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Fertil Steril. 2011 Aug;96(2):309-13. doi: 10.1016/j.fertnstert.2011.05.035. Epub 2011 Jun 17.

Mast cells in human testicular biopsies from patients with mixed atrophy: increased numbers, heterogeneity, and expression of cyclooxygenase 2 and prostaglandin D2 synthase.

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1
Institute for Cell Biology, Anatomy and Center for Integrated Protein Science Munich, Ludwig Maximilian University Munich, Germany.

Abstract

OBJECTIVE:

To determine intratesticular abundance and distribution of tryptase-positive mast cells (MCs) and to examine the expression of key enzymes of prostaglandin (PG) synthesis, cyclooxygenase 2 (COX2), and PGD2 synthase in the testes of men with mixed atrophy (MA) syndrome and in normal samples.

DESIGN:

Retrospective study.

SETTING:

Academic research institute and andrology practice.

PATIENT(S):

Nineteen men.

INTERVENTION(S):

Testicular biopsies.

MAIN OUTCOME MEASURE(S):

Immunohistochemistry and evaluation of COX2 and tryptase-positive MCs, laser microdissection of immunoreactive cells followed by reverse transcriptase polymerase chain reaction for COX2 and PGDS-H mRNA, and transmission electron microscopy.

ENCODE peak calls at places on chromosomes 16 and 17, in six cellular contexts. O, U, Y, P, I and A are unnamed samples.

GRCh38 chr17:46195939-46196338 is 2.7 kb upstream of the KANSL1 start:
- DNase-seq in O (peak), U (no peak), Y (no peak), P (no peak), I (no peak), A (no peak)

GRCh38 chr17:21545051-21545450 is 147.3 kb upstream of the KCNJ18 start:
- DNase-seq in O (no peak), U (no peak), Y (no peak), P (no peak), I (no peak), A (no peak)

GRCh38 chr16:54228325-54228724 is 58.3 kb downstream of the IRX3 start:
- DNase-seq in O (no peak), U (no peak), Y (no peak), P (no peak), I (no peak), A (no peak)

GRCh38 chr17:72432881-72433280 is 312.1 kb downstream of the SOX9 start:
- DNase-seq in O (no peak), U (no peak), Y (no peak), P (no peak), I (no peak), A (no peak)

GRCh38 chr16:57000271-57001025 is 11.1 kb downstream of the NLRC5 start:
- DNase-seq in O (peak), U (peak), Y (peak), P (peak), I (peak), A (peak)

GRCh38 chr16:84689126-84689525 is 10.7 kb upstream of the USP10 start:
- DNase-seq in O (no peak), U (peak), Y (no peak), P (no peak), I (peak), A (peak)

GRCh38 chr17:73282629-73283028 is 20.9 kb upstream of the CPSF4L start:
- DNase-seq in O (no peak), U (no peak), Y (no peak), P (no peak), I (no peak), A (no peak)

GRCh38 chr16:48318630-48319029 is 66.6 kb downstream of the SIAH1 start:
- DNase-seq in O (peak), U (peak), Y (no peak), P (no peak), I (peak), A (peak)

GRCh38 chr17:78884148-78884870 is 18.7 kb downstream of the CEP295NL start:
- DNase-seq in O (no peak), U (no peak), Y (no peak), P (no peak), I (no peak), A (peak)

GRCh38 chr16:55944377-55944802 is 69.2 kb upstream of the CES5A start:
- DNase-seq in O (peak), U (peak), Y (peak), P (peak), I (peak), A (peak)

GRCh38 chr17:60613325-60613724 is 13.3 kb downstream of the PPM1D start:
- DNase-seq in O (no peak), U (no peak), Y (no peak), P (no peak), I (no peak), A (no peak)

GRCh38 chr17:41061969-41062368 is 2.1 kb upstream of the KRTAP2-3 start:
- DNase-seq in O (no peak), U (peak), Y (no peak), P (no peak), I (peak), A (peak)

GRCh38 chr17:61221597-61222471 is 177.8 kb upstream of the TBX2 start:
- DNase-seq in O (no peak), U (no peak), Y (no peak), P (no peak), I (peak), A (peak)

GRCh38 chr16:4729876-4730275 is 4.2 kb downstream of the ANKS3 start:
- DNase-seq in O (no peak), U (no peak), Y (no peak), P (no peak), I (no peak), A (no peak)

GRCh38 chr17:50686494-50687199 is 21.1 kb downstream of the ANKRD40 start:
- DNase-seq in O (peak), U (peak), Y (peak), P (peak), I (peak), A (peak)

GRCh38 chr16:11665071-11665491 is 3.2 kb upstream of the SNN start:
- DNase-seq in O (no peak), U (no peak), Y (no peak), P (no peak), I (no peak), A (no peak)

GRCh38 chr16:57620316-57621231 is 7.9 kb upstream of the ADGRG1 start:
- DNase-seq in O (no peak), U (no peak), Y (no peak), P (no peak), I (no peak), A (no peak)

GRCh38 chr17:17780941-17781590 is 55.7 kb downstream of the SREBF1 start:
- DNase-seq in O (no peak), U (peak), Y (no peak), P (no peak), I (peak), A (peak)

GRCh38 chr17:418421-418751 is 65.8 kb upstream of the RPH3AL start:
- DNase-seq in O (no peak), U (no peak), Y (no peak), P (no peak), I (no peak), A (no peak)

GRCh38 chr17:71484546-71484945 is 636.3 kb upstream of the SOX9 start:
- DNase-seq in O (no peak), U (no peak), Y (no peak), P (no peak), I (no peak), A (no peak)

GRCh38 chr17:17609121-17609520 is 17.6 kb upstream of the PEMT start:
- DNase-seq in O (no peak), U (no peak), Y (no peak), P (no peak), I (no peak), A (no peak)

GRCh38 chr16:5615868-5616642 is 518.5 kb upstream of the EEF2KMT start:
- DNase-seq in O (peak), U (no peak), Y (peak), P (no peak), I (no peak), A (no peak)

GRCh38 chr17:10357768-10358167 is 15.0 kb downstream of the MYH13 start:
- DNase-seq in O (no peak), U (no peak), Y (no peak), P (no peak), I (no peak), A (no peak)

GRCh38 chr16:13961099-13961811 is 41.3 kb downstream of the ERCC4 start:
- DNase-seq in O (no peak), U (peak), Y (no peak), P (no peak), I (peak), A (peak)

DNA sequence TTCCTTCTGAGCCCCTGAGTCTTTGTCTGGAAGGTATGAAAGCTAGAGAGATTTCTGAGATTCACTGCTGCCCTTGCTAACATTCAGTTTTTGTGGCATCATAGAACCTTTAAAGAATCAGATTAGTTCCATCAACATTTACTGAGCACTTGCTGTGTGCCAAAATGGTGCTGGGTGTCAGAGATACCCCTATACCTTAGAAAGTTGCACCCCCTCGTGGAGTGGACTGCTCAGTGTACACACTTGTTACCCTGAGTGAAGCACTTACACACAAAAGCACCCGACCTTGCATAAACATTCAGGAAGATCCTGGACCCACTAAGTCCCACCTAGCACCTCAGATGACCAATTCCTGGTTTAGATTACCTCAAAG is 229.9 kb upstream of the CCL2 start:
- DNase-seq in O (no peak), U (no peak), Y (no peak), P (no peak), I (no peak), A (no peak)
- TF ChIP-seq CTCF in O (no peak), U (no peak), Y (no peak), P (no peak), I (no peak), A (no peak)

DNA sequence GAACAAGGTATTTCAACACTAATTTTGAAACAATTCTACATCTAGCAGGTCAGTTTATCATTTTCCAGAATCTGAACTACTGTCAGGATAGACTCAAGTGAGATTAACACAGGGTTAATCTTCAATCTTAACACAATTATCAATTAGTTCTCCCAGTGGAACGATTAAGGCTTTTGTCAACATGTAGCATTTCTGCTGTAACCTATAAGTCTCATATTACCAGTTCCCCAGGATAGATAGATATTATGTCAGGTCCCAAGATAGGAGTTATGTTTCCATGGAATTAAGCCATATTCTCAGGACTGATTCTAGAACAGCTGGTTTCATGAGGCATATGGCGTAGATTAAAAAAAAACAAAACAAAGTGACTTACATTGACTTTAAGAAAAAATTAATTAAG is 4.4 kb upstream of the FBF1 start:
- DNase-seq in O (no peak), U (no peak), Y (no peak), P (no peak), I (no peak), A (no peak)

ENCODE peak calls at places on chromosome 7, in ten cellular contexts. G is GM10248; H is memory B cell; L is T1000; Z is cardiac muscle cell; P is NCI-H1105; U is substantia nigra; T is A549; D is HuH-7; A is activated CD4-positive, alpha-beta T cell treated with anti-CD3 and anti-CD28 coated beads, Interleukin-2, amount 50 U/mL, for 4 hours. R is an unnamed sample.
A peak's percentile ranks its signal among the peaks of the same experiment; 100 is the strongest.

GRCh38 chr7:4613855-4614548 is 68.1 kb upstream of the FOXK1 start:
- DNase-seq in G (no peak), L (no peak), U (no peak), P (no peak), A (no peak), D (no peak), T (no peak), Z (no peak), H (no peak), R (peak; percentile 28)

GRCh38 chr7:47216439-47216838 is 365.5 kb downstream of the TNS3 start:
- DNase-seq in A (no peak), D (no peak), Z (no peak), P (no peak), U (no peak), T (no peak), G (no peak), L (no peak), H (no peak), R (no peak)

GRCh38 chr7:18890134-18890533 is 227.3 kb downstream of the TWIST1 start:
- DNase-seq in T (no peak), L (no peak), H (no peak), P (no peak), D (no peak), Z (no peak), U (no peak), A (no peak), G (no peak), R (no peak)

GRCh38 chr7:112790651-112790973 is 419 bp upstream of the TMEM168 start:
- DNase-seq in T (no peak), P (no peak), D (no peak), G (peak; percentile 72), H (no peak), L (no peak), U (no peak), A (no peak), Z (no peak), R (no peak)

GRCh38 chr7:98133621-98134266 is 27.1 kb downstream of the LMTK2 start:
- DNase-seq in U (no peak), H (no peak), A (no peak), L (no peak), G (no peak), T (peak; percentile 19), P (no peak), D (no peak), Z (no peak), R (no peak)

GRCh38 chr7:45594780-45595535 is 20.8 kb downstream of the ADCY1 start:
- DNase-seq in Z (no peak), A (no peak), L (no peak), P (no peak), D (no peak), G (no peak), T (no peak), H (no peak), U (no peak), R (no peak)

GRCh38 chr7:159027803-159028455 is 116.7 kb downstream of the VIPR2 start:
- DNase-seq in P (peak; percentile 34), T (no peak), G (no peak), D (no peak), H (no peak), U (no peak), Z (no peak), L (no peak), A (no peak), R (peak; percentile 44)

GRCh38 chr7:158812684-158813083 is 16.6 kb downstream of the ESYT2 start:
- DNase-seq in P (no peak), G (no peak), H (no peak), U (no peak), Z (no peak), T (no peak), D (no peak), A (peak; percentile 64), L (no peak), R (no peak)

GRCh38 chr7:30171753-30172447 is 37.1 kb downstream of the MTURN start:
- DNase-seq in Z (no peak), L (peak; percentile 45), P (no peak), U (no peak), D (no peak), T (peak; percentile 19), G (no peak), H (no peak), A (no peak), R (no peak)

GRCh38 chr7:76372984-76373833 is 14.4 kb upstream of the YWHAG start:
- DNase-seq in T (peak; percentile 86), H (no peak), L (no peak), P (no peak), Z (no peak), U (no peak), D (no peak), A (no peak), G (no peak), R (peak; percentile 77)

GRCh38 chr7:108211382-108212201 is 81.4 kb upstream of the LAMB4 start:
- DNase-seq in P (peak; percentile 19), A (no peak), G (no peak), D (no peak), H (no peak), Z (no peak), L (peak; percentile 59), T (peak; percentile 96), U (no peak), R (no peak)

RESULT(S):

In line with previous studies, few tryptase-positive MCs, but no COX2-positive cells, were observed in testes with normal spermatogenesis. In MA samples, the number of tryptase-positive MCs was significantly increased and the cells accumulated in the walls of the seminiferous tubules. In 11 of 13 MA samples, COX2 protein was detected. In 2 cases, Leydig cells were positive; however, in all 11 of 13 cases, COX2 was localized to MCs, coexpressing tryptase. The proportion of MCs coexpressing COX2 varied from 4% to 35%. Laser microdissection of tryptase/COX2-positive MCs followed by reverse transcriptase polymerase chain reaction revealed PGDS-H mRNA. Transmission electron microscopy identified typical MCs with abundant granules and another subtype with only a few granules, implying that MCs may differentiate in the testes.

CONCLUSION(S):

In patients with MA, testicular MC numbers and phenotypes change with respect to the ability to express COX2 and synthesize PGs. MCs and PGs have emerged as players in spermatogenic dysfunction.

[Indexed for MEDLINE]

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